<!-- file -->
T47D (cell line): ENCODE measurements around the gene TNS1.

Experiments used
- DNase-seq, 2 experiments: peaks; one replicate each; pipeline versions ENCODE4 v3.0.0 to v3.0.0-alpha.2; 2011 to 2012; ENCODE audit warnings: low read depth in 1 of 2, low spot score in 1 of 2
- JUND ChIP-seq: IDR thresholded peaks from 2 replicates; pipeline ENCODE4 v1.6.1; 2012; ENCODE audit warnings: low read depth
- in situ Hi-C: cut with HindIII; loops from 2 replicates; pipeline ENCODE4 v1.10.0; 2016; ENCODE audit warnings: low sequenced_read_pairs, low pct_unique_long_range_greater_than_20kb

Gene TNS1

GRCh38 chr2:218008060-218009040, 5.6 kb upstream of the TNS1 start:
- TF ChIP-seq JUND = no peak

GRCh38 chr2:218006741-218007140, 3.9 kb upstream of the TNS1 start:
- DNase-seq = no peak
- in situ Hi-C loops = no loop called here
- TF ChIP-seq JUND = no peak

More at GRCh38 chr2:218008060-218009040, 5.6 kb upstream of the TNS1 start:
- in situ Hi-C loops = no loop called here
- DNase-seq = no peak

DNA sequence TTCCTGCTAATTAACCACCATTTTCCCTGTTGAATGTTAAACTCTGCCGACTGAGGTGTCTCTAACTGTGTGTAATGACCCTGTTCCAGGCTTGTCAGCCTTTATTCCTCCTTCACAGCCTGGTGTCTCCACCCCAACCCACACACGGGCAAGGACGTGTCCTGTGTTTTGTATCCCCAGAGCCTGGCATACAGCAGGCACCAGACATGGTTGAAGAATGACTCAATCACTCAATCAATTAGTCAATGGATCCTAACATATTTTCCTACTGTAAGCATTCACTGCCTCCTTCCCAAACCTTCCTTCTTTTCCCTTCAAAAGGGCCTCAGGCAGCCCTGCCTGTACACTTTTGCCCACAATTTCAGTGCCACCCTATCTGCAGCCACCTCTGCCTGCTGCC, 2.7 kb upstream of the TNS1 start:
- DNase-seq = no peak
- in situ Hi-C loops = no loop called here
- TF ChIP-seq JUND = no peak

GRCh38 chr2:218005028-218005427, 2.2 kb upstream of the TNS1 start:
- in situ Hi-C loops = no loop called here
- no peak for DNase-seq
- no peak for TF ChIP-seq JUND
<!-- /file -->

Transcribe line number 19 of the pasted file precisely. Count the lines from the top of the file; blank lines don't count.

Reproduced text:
- TF ChIP-seq JUND = no peak